David Ingraham (http://davidingraham.com) is a Los Angeles based photographer and musician. His work has been presented in numerous publications such as the Los Angeles Times, Black & White Magazine, American Photo Mag.com, Time.com, as well as David Alan Harvey’s Burn Magazine. His work has been exhibited worldwide, from Paris and Istanbul, New York and Toronto, to Los Angeles. David has made the iPhone his camera of choice for the last five years.
LACP Interviews David Ingraham
LACP asks David Ingraham ten questions about his background, career in and beliefs about photography
Los Angeles Center of Photography: What kind of photographer are you?
David Ingraham: If I had to categorize myself, I guess “street photographer” would be the obvious choice. Although I’ve dabbled in numerous photographic genres over the years, it wasn’t until I finally focused on the streets exclusively that I was able to really find my voice and a style I could call my own.
LACP: How long have you been shooting?
DI: I’ve been shooting ever since I was a kid, getting my first camera –a Kodak Pocket Instamatic– when I was around eight, eventually graduating to a Minolta SLR in my teens. But due to music being my main focus for many years, I didn’t really start to take photography seriously until my mid thirties, so I’m a bit of a late bloomer in that sense.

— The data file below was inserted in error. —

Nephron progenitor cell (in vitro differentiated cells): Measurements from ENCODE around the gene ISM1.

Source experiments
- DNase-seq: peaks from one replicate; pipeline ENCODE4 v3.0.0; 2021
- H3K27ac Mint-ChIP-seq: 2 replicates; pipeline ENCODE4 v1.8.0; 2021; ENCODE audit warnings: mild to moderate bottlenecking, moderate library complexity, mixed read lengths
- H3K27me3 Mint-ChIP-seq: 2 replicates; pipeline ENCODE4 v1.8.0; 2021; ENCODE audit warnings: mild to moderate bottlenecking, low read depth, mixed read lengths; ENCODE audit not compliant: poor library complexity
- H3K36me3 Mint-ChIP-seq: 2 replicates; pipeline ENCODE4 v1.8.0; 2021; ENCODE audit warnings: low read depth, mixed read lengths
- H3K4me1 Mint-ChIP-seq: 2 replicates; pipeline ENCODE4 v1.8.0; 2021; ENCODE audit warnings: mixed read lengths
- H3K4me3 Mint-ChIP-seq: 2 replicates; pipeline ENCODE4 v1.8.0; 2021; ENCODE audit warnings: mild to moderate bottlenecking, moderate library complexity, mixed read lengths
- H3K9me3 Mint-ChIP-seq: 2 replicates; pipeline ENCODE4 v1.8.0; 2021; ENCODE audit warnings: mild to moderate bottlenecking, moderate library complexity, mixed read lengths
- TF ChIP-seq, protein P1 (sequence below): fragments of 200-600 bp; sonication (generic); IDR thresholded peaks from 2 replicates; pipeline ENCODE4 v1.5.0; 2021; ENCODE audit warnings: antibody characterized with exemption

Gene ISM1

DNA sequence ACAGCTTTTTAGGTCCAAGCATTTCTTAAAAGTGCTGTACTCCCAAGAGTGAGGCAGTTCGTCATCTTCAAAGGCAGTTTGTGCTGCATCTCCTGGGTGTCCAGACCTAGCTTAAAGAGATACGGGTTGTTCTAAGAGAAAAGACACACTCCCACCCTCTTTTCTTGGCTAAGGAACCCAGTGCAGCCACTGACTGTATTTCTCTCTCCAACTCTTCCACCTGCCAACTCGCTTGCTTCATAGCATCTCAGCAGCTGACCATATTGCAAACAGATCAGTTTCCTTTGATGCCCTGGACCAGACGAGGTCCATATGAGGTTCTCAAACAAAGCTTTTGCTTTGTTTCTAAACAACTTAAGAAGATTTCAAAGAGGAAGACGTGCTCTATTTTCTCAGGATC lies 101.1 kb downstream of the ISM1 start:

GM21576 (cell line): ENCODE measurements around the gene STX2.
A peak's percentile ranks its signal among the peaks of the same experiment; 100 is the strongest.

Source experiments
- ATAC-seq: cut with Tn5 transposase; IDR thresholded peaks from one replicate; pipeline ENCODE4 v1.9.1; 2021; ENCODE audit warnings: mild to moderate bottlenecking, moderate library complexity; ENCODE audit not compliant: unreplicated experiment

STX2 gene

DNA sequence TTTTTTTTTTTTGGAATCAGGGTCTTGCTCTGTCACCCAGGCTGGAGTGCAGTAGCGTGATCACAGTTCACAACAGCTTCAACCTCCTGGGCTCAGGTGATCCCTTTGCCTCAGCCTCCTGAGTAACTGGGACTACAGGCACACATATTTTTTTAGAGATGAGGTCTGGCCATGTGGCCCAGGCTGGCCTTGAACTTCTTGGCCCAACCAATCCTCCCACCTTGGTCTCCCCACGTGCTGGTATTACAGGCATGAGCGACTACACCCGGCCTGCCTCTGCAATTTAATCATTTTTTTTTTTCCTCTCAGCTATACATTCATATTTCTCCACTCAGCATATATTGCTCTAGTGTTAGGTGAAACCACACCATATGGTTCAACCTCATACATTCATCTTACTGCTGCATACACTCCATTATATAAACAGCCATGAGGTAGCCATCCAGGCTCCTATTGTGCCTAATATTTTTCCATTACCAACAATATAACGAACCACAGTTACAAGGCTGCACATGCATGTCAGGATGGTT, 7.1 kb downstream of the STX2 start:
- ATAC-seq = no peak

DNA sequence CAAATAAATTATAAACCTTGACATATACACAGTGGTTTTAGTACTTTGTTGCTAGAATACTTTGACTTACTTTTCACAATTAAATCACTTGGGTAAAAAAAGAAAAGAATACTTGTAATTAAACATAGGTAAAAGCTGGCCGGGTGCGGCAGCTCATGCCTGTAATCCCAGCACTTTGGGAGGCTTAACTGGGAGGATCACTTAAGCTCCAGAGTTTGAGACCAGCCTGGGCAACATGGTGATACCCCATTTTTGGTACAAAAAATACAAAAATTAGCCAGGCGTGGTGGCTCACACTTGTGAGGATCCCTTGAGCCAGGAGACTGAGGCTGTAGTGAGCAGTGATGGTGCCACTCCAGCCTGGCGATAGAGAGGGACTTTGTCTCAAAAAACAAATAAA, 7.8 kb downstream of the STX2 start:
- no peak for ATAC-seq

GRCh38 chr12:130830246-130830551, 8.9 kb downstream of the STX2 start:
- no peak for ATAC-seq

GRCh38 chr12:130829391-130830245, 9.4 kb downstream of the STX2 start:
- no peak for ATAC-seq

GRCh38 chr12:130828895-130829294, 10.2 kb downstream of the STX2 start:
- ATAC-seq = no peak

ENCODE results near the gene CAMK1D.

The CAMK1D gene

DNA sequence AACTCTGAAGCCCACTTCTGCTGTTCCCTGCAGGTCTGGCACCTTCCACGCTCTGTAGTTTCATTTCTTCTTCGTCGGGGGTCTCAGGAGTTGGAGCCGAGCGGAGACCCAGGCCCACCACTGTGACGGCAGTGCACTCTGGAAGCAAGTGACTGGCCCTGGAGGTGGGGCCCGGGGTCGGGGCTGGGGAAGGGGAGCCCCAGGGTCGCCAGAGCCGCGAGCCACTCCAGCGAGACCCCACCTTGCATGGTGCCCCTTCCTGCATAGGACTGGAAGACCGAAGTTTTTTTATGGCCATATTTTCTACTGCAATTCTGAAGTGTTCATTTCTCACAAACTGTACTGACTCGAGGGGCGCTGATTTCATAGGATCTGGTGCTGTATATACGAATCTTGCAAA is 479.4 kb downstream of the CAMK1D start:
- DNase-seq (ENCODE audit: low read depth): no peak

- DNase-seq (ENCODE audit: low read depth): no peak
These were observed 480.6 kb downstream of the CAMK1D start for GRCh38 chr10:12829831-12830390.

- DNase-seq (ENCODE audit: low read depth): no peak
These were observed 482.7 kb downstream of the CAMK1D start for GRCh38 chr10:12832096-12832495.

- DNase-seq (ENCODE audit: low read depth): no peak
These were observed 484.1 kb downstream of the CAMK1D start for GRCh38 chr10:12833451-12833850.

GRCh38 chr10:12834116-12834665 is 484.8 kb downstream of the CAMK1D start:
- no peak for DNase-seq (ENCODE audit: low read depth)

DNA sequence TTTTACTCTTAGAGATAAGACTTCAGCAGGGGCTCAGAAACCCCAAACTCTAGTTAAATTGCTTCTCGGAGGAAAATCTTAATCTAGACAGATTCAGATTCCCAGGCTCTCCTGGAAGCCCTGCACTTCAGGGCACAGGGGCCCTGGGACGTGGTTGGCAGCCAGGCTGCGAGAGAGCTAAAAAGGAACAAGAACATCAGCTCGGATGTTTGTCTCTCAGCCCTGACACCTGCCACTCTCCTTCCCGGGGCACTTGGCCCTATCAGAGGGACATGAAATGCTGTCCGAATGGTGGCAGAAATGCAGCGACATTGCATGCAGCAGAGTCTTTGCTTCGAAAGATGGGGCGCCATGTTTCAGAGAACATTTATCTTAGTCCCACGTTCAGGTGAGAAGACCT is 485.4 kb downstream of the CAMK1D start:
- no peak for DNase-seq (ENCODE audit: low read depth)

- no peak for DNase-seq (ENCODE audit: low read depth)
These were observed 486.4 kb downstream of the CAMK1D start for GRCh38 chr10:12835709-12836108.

LACP: Where did you get your training?
DI: For the most part I’m self-taught, getting most of my knowledge from the large collection of photography books I’ve been collecting and studying for years. I did take a darkroom class back in 2002, eventually building my own darkroom at home, and recently participated in one of David Alan Harvey’s Oaxaca Workshops, but other than that, I’ve just been burying myself in books and learning by trial and error.
LACP: When did you know you wanted to devote your life to photography?
DI: Well, to be honest with you, my first love was music. I’m a professional musician by trade, so the photography has always been a creative outlet on the side. But as I get older and the music has inevitably become a job, a great job, but a job nonetheless. Photography has become more and more important to me; a form of pure expression without any pressure to earn money from it. I do bring in some extra money on the side via the photography but that’s been more of happy accident than any kind of professional goal.
LACP: Did you ever come close to giving up?
DI: I come close to giving up after every shoot. I say that half jokingly but after all these years of shooting I still find the medium incredibly frustrating, usually coming home from a long afternoon of shooting with a surprisingly large amount of terrible photos. You’d think it would get easier the more you do it but sometimes I think it gets harder! Alex Webb says that street photography is 99.9% about failure. As depressing a figure as that is, I do take comfort in knowing that even the best street photographers in the world struggle at it. That helps keep me from just throwing in the towel.
LACP: Have you sacrificed anything by being a photographer?